Between baseline and post exercises programmes, both groups presented a tendency to reduction in the DAS-28 score, as well as in the number of tender or swollen lower limb joints. Between the first and last workout session, the EG’ subjects presented a decrease of the value of the VAS to measure pain perception regarding previous day (p < 0.001). Figure 2 shows this reduction along the proprioceptive exercises programme sessions. In the CG, no statistically significant difference between the first and last workout session was observed.

Figure 2.

Mean ± standard deviation curves of the visual analogue scale to measure pain perception regarding previous day [56] – Answered by EG’ subjects at each workout session (0–100 mm).

Concerning body composition, no differences were observed between baseline and post exercises programmes in both groups.

3.2 Gait biomechanical data

Table 2 describes the gait biomechanical data at baseline and post exercises programmes. At baseline, no statistically significant intergroup difference was found. Figure 3 presents the curves of the ankle power and ankle moment of force of both groups, during the stance phase.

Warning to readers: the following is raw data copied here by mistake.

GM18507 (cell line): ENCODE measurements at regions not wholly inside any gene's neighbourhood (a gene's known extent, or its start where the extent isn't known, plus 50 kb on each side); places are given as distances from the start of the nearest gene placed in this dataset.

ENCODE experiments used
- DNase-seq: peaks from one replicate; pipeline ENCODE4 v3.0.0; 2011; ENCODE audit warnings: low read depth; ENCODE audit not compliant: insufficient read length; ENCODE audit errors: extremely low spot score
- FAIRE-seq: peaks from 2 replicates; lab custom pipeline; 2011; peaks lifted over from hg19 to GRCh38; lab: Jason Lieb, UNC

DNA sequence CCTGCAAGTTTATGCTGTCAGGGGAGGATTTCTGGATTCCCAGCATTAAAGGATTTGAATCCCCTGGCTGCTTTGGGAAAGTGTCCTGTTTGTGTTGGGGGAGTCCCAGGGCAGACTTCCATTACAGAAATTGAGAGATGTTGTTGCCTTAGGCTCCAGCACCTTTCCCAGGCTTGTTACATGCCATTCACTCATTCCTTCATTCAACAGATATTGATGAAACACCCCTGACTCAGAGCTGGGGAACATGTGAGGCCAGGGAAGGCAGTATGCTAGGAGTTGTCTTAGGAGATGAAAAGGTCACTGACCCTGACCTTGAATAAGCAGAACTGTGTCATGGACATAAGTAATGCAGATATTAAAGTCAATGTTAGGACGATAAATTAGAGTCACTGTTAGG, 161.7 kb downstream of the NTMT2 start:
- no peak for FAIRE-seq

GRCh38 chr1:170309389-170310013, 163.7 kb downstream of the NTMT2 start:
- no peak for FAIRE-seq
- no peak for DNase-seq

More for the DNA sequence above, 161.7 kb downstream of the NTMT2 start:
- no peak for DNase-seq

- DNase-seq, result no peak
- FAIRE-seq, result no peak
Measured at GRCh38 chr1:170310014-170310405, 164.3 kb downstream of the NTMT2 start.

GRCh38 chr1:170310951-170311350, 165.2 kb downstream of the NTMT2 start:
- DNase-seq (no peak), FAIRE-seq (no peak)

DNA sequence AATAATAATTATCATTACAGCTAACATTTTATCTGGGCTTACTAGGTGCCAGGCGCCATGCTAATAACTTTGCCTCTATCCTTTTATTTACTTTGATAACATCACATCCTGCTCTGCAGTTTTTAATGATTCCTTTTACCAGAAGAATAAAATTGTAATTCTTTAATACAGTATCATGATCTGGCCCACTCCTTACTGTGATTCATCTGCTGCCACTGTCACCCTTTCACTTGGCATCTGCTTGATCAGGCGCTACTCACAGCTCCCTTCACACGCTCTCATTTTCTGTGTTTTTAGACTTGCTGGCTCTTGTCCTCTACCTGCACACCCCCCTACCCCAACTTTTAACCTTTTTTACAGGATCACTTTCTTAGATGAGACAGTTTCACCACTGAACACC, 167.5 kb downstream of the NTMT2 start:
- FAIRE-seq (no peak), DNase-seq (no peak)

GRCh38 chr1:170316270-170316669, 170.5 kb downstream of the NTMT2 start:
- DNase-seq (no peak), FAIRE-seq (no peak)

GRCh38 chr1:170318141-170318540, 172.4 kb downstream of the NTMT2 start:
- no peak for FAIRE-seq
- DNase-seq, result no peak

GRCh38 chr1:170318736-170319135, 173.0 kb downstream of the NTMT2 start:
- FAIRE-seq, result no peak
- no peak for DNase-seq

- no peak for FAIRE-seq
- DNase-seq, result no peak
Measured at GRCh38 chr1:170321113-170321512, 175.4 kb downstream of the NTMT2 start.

ParametersEG (n = 28)CG (n = 24)p value
Baseline mean (sd)Post mean (sd)Δ mean (sd)Baseline mean (sd)Post mean (sd)Δ mean (sd)
Gait speed (m/s)0.97 (0.20)1.01 (0.18)0.05 (0.10)0.96 (0.24)0.95 (0.24)−0.01 (0.07)0.028*
Stance phase time (s)0.70 (0.08)0.67 (0.08)−0.02 (0.05)0.71 (0.11)0.72 (0.11)0.01 (0.08)0.007*
Controlled plantar flexion sub-phase
Time (s)0.06 (0.01)0.06 (0.01)0.00 (0.01)0.05 (0.01)0.05 (0.01)0.00 (0.00)0.701
Ankle angular position at beginning of phase (°)−5.1 (4.0)−4.3 (3.5)0.7 (3.0)−4.9 (3.7)−4.4 (4.3)0.6 (2.3)0.846
Ankle angular position at end of phase (°)−9.2 (3.6)−8.9 (3.2)0.2 (3.2)−8.5 (4.0)−8.4 (5.3)0.2 (2.5)0.998
Ankle angular displacement (°)4.1 (2.6)4.6 (2.3)0.5 (1.6)3.6 (1.8)4.0 (2.5)0.4 (1.3)0.803
Controlled dorsiflexion sub-phase
Time (s)0.49 (0.07)0.47 (0.08)−0.02 (0.04)0.49 (0.11)0.50 (0.11)0.00 (0.03)0.027*
Ankle angular position at beginning of phase (°)−9.2 (3.6)−8.9 (3.2)0.2 (3.2)−8.5 (4.0)−8.4 (5.3)0.2 (2.5)0.998
Ankle angular position at end of phase (°)13.1 (3.3)11.9 (3.9)−1.1 (3.5)13.6 (3.8)13.8 (3.4)0.2 (1.9)0.124
Ankle angular displacement (°)22.3 (3.5)20.9 (4.7)−1.4 (3.7)22.1 (5.6)22.1 (6.1)0.0 (2.6)0.135
Powered plantar flexion sub-phase
Time (s)0.15 (0.02)0.15 (0.03)0.00 (0.02)0.16 (0.03)0.17 (0.03)0.01 (0.03)0.060